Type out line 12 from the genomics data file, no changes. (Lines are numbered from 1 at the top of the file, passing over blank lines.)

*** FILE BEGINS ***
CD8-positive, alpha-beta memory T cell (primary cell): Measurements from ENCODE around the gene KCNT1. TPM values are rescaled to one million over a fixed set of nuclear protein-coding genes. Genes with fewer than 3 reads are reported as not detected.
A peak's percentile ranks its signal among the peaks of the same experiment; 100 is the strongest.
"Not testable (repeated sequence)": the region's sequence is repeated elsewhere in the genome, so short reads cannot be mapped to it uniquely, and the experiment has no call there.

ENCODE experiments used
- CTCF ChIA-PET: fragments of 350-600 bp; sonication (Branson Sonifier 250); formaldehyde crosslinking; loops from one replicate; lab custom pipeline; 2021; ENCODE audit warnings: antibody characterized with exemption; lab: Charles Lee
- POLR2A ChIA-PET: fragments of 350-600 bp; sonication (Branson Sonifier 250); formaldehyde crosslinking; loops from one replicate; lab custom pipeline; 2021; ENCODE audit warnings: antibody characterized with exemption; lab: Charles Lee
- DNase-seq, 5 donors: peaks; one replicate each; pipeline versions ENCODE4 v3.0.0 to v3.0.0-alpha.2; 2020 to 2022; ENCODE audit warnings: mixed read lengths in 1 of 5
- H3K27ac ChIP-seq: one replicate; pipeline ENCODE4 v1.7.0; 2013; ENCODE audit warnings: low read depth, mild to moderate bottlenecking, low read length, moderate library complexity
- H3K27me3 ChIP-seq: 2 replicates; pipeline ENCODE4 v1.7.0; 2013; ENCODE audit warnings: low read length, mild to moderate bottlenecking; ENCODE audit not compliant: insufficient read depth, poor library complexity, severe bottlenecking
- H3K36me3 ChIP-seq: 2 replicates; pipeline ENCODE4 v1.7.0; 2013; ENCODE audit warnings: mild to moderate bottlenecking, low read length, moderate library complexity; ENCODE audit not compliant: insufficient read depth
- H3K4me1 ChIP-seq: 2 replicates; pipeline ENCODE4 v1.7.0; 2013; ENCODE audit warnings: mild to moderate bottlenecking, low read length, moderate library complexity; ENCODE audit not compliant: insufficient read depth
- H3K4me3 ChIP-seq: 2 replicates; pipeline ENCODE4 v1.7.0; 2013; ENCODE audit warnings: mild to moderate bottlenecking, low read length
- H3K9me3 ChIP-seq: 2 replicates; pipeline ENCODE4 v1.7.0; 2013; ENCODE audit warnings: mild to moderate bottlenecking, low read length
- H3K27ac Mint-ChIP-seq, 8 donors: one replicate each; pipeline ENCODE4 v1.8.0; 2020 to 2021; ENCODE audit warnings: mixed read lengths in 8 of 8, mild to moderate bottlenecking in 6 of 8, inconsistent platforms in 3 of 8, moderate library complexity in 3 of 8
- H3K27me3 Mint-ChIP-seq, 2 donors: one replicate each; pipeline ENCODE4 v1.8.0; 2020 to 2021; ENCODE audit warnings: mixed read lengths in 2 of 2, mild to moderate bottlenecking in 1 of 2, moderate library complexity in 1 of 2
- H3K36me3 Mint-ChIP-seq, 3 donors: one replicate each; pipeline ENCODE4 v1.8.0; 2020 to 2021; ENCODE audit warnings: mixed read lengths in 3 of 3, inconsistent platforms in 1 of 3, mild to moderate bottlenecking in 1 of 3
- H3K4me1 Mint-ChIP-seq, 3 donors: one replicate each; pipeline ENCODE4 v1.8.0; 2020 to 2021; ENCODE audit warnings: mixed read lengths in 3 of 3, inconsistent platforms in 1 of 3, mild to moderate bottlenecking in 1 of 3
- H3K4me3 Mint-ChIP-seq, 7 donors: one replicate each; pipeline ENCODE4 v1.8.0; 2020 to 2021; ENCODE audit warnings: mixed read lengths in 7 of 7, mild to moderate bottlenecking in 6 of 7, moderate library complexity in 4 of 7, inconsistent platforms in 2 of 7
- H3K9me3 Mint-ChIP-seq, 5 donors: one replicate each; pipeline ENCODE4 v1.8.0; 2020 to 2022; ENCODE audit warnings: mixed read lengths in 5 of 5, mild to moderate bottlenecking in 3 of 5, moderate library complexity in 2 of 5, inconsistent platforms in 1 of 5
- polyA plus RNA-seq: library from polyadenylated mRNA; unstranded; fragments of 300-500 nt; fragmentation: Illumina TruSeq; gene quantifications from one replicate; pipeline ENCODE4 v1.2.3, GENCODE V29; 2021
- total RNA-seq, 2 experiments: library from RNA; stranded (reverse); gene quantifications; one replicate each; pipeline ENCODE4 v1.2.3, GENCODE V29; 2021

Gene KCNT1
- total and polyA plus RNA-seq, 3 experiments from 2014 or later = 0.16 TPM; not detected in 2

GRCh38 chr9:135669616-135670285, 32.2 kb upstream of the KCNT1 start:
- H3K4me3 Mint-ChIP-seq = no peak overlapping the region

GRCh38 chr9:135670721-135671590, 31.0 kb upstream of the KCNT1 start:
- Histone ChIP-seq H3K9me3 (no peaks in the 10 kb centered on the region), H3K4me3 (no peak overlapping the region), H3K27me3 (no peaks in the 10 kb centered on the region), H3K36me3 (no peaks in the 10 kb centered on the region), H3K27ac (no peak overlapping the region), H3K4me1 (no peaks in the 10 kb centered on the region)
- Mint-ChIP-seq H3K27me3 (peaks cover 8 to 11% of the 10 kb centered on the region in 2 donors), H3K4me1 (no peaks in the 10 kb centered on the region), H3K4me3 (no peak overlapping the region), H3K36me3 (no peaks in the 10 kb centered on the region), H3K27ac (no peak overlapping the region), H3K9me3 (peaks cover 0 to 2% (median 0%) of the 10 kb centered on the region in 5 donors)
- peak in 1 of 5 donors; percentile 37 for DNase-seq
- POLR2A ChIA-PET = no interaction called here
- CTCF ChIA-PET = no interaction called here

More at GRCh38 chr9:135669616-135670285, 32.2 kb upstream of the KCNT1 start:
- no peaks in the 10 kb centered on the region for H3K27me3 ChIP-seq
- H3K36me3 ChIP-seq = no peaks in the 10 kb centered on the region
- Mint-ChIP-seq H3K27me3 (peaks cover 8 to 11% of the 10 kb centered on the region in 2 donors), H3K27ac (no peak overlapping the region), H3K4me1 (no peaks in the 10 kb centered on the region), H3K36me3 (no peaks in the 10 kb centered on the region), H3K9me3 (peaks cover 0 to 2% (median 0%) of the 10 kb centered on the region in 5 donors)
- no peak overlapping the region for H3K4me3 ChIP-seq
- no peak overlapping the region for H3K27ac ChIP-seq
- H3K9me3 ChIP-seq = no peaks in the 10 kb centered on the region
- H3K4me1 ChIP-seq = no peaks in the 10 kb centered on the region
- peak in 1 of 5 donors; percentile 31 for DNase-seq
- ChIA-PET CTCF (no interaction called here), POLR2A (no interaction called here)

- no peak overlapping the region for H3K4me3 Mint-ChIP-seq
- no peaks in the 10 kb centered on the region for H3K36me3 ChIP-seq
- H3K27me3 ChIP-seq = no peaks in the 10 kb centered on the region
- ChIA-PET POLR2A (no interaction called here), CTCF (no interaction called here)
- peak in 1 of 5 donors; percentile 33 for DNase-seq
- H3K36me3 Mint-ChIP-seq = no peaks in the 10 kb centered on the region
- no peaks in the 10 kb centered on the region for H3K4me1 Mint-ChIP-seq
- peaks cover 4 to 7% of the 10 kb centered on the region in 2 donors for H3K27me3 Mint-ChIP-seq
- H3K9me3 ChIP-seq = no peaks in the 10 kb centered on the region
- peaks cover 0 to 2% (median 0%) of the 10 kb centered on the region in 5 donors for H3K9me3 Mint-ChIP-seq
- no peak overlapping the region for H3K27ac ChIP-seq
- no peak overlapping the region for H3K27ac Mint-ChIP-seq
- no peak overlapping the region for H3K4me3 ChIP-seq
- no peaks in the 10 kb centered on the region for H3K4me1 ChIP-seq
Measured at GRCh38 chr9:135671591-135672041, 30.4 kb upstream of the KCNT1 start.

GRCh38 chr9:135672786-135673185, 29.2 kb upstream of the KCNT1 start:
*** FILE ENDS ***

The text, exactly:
- H3K4me3 ChIP-seq: 2 replicates; pipeline ENCODE4 v1.7.0; 2013; ENCODE audit warnings: mild to moderate bottlenecking, low read length